If you’re over 40, chances are good that you’re regarding this article from a distance to read it. That’s because the eye’s lens system loses its flexibility with age—a condition called presbyopia—making focusing on nearby objects more difficult. “Presbyopia happens to everyone eventually,” says ophthalmologist Neal Adams, MD, director of the Collaborative Vision Research Program and author of Nutrition for the Eye (Stanley, 2009).
Age-related macular degeneration (AMD), cataracts, and glaucoma can also cloud vision, especially after age 60. But, Adams says, optimizing nutrition may prevent or minimize certain types of visual disease, such as AMD, and may even reverse mild cases of dry eye, a condition he says affects one in six people. If you had the perfect diet, says Jeffrey Anshel, OD, president of the Ocular Nutrition Society, you could probably get enough nutrients to keep your peepers perky. Everyone else should consider supplements. Focus on these for their promising eye-health benefits.
Found naturally in the human eye, these two carotenoids filter out high-energy blue light from the sun that can harm the macula lutea, the part of the retina that sees detail in the center of your field of vision. Lutein and zeaxanthin supplements can act like a pair of sunglasses for the macula lutea, filtering some high-energy light exposure, lowering AMD risk, and improving visual acuity, Adams says. They also may help with night driving and computer use by improving contrast sensitivity and glare recovery. And they prevent oxidative damage, potentially thwarting dry eye and cataracts, or lens clouding, says Adams.
Dose: 6–12 mg lutein and 4–8 mg zeaxanthin daily
Since 2001, scientists have known the antioxidant effects of beta-carotene, vitamins C and E, and zinc could prevent worsening of existing, moderate AMD. Newer studies show vitamin A lowers the risk of developing more severe AMD, and vitamin E could prevent cataracts and glaucoma. “There are risks associated with high doses of vitamins A and E and zinc,” Adams cautions, and beta-carotene can compete with lutein for absorption, so check with your doctor before taking any of them.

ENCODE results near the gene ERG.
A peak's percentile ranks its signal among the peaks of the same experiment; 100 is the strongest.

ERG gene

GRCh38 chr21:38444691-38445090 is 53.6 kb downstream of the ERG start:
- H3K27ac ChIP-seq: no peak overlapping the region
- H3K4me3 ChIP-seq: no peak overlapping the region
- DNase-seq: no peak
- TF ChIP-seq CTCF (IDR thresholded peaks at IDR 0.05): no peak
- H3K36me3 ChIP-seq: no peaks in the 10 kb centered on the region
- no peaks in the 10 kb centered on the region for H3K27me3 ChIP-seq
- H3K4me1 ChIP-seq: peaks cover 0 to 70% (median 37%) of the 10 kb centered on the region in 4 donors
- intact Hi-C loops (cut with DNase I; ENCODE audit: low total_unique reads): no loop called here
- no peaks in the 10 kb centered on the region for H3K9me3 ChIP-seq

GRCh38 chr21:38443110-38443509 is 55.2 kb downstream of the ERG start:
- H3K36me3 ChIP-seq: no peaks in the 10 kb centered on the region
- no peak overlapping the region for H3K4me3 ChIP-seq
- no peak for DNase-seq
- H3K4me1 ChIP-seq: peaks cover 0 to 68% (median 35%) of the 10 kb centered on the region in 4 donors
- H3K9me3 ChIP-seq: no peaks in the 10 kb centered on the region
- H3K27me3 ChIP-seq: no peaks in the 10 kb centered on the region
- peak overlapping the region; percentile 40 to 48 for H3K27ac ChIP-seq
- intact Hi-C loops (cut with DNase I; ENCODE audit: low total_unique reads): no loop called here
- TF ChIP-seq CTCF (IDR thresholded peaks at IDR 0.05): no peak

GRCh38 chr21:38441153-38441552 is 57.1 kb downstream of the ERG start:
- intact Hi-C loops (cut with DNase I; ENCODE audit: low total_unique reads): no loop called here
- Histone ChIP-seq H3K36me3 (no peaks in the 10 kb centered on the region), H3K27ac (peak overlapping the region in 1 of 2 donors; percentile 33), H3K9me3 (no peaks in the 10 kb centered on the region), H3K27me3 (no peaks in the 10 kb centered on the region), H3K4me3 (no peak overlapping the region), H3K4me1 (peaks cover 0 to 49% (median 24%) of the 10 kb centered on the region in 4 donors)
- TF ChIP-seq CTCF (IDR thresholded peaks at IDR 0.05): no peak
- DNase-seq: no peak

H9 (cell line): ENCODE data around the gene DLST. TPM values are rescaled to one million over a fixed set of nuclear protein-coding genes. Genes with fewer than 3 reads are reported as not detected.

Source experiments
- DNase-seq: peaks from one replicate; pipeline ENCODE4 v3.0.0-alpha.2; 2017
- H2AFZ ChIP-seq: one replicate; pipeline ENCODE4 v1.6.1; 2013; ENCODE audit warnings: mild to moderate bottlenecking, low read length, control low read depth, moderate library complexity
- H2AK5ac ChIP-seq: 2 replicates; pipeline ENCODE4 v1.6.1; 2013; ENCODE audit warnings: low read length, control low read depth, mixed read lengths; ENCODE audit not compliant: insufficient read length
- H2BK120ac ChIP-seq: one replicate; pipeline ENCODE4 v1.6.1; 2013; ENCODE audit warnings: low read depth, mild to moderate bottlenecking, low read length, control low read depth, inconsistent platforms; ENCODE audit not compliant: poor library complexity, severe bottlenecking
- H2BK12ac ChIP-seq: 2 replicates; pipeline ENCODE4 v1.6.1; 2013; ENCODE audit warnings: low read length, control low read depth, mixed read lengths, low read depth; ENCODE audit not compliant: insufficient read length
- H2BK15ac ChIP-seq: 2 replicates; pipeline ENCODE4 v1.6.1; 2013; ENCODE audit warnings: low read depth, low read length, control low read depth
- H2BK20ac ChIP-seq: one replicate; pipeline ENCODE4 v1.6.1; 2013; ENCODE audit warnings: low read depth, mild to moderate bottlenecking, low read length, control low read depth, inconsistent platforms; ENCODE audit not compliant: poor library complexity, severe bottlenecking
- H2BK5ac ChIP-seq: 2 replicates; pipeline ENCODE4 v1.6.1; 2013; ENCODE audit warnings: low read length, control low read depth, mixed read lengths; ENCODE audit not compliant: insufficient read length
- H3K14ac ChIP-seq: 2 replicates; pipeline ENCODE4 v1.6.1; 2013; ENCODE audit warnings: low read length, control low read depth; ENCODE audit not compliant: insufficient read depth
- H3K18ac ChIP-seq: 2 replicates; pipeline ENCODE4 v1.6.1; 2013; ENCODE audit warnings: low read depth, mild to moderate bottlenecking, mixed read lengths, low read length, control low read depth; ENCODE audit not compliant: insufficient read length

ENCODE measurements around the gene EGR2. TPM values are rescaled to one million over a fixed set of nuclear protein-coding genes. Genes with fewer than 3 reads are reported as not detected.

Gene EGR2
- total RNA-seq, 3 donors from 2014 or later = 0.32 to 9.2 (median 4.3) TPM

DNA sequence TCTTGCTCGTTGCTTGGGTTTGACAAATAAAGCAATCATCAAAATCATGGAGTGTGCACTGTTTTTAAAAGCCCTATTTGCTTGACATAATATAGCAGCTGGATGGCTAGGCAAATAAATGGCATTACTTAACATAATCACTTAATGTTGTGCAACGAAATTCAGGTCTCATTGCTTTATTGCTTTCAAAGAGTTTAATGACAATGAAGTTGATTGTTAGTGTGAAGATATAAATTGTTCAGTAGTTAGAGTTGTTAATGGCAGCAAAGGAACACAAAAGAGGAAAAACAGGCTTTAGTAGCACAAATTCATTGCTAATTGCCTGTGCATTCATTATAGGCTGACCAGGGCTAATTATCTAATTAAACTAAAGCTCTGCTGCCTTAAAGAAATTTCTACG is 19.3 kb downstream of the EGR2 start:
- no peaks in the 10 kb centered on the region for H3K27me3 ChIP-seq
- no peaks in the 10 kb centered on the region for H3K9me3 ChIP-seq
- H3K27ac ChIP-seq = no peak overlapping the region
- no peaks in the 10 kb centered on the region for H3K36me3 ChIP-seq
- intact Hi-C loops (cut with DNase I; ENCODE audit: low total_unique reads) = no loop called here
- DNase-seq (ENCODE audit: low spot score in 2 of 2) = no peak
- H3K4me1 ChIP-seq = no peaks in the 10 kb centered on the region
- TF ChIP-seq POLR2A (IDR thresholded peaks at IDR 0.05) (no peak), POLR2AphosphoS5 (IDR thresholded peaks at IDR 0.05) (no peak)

Dose: 10–15 mg beta-carotene daily; 500–800 mg vitamin C daily, divided throughout the day; 150–200 IU vitamin E (alpha-tocopherol form); and 20–30 mg zinc daily along with 2–3 mg copper daily (because zinc can block copper absorption)
Inflammation appears to play a role in AMD. Regular consumption of fatty fish, nuts, or omega-3 supplements seems to reduce retina damage, lowering AMD. A recent study found people who took omega-3 supplements produced more tears, encouraging news for people with dry eye. DHA in fish oil also helps keep eye membranes flexible and functioning normally, says Anshel.
Dose: Eat fatty fish like wild salmon twice weekly or take 1,000 mg of omega-3 supplements daily.
“The cells of the retina use a lot of energy,” Anshel says. This compound, which is produced in the body, but at lower levels with age, keeps mitochondria healthier, so they can produce that power. It also may minimize lens-cell damage from light exposure.
Dose: 30 mg coQ10 daily, or 100–200 mg daily if you take statins, because cholesterol-lowering drugs tend to deplete coQ10 levels.
Emerging research shows the flavonoid resveratrol, found in grapes, red wine, and peanuts,may stop blood-vessel overgrowth that can lead to severe AMD. Bilberry, a European shrub with potent antioxidant berries and leaves, also may protect against retinal damage, according to recent research. When combined with the French maritime pine bark extract, Pycnogenol, bilberry may also help prevent glaucoma.
Dose: 300 mg resveratrol and 100–150 mg bilberry.